TOM PETTY & THE HEARTBREAKERS - Greatest hits (MCA 1993)
I've always hated Tom Petty and the Heartbreakers, and I now know why. His voice is annoying, and his band sucks, to put it mildly. The music (what he claims is music) is repetitive and nauseating. Argh! Some songs on this album of greatest hits I've hated forever, and never even known it was Tom Petty. I'm still struck with the question "Why?" Why waste money on a bunch of crappy songs that have already been released, and throw them onto a greatest hits album. Then again, if these are his greatest hits, I don't even want to think what the other stuff sounds like. If you haven't clued into the fact that I think this album is crap, maybe my rating of ♪ will give you a hint.

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'Best-of' format is best bet for the good but not great
By Jerry Spangler
The Deseret News - Thursday, March 3, 1994

Tom Petty may have begun his musical sojourn as a clone of Roger McGuinn and the Byrds, but as his "Greatest Hits" package attests, he has since emerged as one of the brightest singer-songwriters of the past decade, although still largely derivative of other artists.

"Greatest Hits" chronicles most -- but not all -- of the high points in Petty's career, beginning with "Breakdown" in 1977. The package includes 16 Petty hits and two new songs -- the Dylanesque "Mary Jane's Last Dance" and a cover of Thunderclap Newman's "Something in the Air."

Both new songs illustrate the good and bad of Petty's up-and-down career. "Mary Jane" is a seductively simple blues rocker spiced with harmonica and lost-in-America lyrics that is as good as anything he's ever done. "Something in the Air," meanwhile, is a carbon-copy of the original, and while enjoyable in a guilty-pleasure sort of way it is nonetheless uninspired.

Collection reflects growth for Tom Petty
Gadsden Times - March 10, 1994

PHILADELPHIA -- Tom Petty says his new greatest hits collection, which includes music from his 18 years with the Heartbreakers and also some solo material, traces not only musical development, but personal growth.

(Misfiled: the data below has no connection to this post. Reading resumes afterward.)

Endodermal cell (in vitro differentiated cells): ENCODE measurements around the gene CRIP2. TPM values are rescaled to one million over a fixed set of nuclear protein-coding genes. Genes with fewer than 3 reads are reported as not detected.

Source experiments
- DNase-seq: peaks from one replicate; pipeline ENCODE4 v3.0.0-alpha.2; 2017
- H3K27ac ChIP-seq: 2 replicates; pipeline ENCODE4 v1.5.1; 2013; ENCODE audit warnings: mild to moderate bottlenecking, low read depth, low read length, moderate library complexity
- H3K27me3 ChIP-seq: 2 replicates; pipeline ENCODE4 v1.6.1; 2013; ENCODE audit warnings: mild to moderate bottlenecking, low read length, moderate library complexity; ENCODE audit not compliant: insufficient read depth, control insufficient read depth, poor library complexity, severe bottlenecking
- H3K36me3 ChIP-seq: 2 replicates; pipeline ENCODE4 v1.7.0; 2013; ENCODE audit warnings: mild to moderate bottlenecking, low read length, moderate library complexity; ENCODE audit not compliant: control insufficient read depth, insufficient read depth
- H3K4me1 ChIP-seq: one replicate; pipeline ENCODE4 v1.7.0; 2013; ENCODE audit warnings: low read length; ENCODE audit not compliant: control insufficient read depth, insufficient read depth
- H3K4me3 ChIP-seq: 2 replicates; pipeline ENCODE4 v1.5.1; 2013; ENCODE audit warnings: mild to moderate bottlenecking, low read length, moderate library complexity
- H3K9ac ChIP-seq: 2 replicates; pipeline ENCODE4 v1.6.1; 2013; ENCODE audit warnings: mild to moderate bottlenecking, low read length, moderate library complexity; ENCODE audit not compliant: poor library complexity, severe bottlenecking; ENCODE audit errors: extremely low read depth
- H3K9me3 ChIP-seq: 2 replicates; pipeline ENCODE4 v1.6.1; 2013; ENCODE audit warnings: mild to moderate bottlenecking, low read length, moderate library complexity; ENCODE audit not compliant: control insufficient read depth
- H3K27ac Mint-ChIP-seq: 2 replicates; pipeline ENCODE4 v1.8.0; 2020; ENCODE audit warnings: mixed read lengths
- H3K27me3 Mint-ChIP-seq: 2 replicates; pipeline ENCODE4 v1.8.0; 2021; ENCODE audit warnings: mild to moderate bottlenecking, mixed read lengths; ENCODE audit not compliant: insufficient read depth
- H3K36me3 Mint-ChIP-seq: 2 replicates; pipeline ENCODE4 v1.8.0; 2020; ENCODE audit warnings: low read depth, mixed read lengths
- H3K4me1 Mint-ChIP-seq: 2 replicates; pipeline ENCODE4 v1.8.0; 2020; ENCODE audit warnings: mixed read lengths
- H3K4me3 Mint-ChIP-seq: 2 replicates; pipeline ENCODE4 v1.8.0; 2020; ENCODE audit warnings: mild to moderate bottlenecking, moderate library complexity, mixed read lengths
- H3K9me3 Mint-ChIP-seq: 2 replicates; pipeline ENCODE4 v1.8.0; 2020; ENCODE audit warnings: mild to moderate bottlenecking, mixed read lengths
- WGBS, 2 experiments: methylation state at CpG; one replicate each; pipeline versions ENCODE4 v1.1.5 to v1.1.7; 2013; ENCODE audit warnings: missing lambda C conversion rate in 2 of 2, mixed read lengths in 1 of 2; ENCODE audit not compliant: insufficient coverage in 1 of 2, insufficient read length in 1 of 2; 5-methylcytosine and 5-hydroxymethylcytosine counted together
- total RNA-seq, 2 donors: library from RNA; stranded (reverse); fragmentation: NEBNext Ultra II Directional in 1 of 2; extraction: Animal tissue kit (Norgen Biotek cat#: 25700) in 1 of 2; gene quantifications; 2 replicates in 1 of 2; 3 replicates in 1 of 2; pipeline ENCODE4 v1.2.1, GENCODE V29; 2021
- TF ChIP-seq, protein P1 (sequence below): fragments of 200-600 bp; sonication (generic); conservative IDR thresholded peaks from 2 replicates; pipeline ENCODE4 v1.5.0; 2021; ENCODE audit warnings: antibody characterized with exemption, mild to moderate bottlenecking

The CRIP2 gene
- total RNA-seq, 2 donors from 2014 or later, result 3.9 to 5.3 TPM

"I've certainly seen a lot more of life -- you take in so much information that your head hurts sometimes," the reserved, Gainesville, Fla.,-born Petty said in a recent interview from Los Angeles.

"But I think that's probably the biggest influence on work. You have to live life in order to write songs. You can't close yourself off. I don't have the patience anymore to sit and sweat writing songs."

Tom Petty rock tune awakens teen in deep coma
By Cindy Horswell
Pittsburgh Post-Gazette - July 23, 1994

"Gonna leave this world for a while."
HOUSTON -- Laura Hight missed her 17th birthday, because she had left this world for a while.

But she battled back from a deep coma, and 4 1/2 months after a car accident that doctors did not expect her to survive, the teen-ager from Dayton, Texas spoke again.

Her father, C.T. "Rusty" Hight, 47, a lawyer and member of Dayton's school board, and her mother, Leah, a 39-year-old homemaker, never doubted that she would come back to them.

"When I first saw her at the hospital," Mrs. Hight said, "I told her that I knew she hurt bad, but that she would be fine, that we would be with her."

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Yes, Virginia, Tom Petty was a local boy
By Bill DeYoung
Gainesville Sun - August 14, 1994

Petty left Gainesville for the Big Time in 1974
One of the Gainesville stories you'll hear most often, if you're a rock 'n' roll fan, is the one about Tom Petty -- superstar singer, songwriter and Traveling Wilbury -- and how he was born and raised right here in Hogtown.

Yeah, right.

Well, hold onto your Richenbacker guitars, boys and girls, because it's true. Thomas Earl Petty was born Oct. 20, 1950 in Alachua General Hospital, the first of Earl and Katherine Petty's two sons (Tom's brother Bruce came two years later). He went to Sidney Lanier Elementary School, Howard Bishop Junior High School (he was actually on the football team) and Gainesville High School, where he graduated with the class of 1968.

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Petty wins award
Gainesville Sun - September 10, 1994

Tom Petty holds up the Michael Jackson Video Vanguard Award, honoring his overall career, backstage at Thursday's 1994 Video Music Awards show at New York City's Radio City Music Hall.